Captain Hermann Aldinger on the day of Fieldmarshal Erwin Rommel's death
"The Rommel Papers" (1953)
October 13, 1944
"On October 13th came a telephone call from headquarters of War District 5 at Stuttgart. Rommel and Aldinger were out and a soldier servant took the call.
He was told to inform Fieldmarshal Rommel that General Burgdorf and General Maisel would arrive at Herrlingen next day at noon. When Rommel received the
message he said very little. To Aldinger he remarked that the two generals were doubtless coming to talk to him about the invasion or about a new job. For the
rest of the day he was unusually silent."
"At noon precisely General Burgdorf arrived with General Maisel and a Major Ehrenberger, another Ordonnanzoffizier. They came in a small green car. The
driver wore a black uniform of the S.S. The two generals shook hands with Rommel. Frau (Mrs.) Rommel, Manfred, and Aldinger were introduced. After a
moment General Burgdorf said that he wished to speak to the Fieldmarshal (Rommel) alone. Frau Rommel went upstairs to her room. Rommel led Burgdorf
into a downstairs room and Maisel followed. As they moved away, Rommel turned to Aldinger to prepare his file of his orders and situation reports issued
during the Normandy fighting, for he suspected that he was to be interrogated about the invasion. Aldinger's file was, of course, in order and he remained
talking to Major Ehrenberger outside the front door while Manfred went upstairs to continue coloring some maps for his father. It was nearly an hour later that
General Maisel came out. He was followed after a minute or two by General Burgdorf. Rommel was not with them. He had gone upstairs to his wife."
"As he was taking leave of his wife, Manfred entered the room cheerfully, to see what had become of his father. The generals were waiting for him. Rommel
said good-bye to his son also. Then he turned and went into the room next door. Manfred followed at his heels. Rommel called for his soldier servant and sent
him to find Aldinger. To Aldinger he explained what was in store for him. He was now quite calm but Aldinger could hear Frau Rommel sobbing in her room.
Aldinger was not disposed to take it like this. "I told him", he said, "that he must at least make an escape. Why could we not try to shoot our way out together ?",
asked Aldinger. "We have been in as bad places before and got away." "It's not good, my friend", he said, "this is it ! All the streets are blocked with S.S. cars
and the Gestapo are all around the house. We could never get back to the troops. They've taken over the telephone. I cannot even ring up my headquarters."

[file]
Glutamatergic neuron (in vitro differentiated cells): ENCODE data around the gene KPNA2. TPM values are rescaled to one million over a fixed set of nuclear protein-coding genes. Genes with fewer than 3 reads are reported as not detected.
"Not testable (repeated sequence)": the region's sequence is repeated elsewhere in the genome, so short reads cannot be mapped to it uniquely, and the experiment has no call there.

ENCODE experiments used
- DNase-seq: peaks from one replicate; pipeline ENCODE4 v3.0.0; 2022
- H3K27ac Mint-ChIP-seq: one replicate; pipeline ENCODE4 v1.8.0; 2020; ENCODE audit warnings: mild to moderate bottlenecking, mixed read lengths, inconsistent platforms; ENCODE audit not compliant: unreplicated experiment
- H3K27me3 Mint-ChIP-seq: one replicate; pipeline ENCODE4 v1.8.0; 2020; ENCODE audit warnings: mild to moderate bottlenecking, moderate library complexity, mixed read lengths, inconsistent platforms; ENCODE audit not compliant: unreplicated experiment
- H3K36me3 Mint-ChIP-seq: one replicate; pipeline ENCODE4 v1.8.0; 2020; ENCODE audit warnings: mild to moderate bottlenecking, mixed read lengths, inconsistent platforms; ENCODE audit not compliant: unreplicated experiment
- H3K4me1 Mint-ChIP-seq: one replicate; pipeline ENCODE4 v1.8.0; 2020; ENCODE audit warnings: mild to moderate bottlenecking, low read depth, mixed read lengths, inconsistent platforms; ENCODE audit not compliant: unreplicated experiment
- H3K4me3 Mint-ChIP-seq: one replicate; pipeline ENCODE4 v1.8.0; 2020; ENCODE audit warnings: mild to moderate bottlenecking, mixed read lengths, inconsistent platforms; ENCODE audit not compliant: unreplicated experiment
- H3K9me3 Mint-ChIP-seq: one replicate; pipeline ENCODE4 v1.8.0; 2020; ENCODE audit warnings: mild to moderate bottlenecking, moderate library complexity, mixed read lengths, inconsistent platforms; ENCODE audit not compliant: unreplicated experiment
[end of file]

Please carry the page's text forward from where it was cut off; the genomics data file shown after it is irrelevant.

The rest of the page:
Aldinger said we could at least shoot Burgdorf and Maisel. "No", said Rommel, "they have their orders. I have Manfred and my wife to think of". Then he told
me that he had been promised that no harm should come of them if he took the first choice. A pension would be paid. He was to be given a state funeral. He
would be buried at home in Herrlingen. "I have spoken to my wife and made up my mind..", he said, "I will never allow myself to be hanged by that man, Hitler !!
I planned no murder. I only tried to serve my country, as I have done all my life, but now this is what I must do. In about half an hour there will come a telephone
call from Ulm to say that I have had an accident and am dead".
"Having taken his decision, Rommel went upstairs with Manfred and Aldinger. The generals were looking at the garden. They came over to the car and Rommel
got in first into the back seat. Burgdorf and Maisel followed him. Major Ehrenberger had already left to make the arrangements."
"Twenty-five minutes later the telephone rang. Aldinger answered it. It was Major Ehrenberger, speaking from Ulm. "Aldinger", he said, "a terrible thing has
happened, Fieldmarshal Rommel has had a hemmorhage, a brain storm, in the car !! He is dead !! " Aldinger did not reply. Did you hear what I said", asked
Ehrenberger. "Yes", said Aldinger, "I heard." "Then please tell Frau (Mrs.) Rommel that I am coming back to the house at once." Aldinger walked slowly upstairs
to Rommel's widow. He had no need to speak.
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